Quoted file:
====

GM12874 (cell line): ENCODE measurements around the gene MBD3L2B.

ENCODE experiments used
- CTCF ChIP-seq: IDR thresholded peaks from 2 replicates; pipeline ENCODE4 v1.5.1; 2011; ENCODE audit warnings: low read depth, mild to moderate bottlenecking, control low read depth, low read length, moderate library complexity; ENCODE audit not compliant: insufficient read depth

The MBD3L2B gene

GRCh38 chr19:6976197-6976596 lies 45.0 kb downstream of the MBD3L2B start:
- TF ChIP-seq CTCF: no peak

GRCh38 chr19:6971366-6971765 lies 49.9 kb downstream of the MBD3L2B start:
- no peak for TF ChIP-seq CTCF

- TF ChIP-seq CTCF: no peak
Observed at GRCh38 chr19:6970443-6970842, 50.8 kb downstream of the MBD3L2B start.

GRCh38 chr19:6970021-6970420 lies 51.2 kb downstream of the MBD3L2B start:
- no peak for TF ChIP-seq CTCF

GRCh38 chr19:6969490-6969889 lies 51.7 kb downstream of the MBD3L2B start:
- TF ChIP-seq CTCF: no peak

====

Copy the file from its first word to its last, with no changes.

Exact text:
GM12874 (cell line): ENCODE measurements around the gene MBD3L2B.

ENCODE experiments used
- CTCF ChIP-seq: IDR thresholded peaks from 2 replicates; pipeline ENCODE4 v1.5.1; 2011; ENCODE audit warnings: low read depth, mild to moderate bottlenecking, control low read depth, low read length, moderate library complexity; ENCODE audit not compliant: insufficient read depth

The MBD3L2B gene

GRCh38 chr19:6976197-6976596 lies 45.0 kb downstream of the MBD3L2B start:
- TF ChIP-seq CTCF: no peak

GRCh38 chr19:6971366-6971765 lies 49.9 kb downstream of the MBD3L2B start:
- no peak for TF ChIP-seq CTCF

- TF ChIP-seq CTCF: no peak
Observed at GRCh38 chr19:6970443-6970842, 50.8 kb downstream of the MBD3L2B start.

GRCh38 chr19:6970021-6970420 lies 51.2 kb downstream of the MBD3L2B start:
- no peak for TF ChIP-seq CTCF

GRCh38 chr19:6969490-6969889 lies 51.7 kb downstream of the MBD3L2B start:
- TF ChIP-seq CTCF: no peak